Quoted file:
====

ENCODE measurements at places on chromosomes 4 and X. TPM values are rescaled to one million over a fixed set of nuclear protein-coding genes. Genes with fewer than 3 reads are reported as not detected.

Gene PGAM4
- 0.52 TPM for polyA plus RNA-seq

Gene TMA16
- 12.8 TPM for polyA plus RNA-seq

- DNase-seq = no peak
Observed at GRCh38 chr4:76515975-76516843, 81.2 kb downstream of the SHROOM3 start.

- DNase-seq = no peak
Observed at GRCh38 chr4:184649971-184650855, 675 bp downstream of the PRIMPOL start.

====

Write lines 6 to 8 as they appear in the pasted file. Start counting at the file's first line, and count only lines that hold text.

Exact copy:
- DNase-seq = no peak
Observed at GRCh38 chr4:76515975-76516843, 81.2 kb downstream of the SHROOM3 start.

- DNase-seq = no peak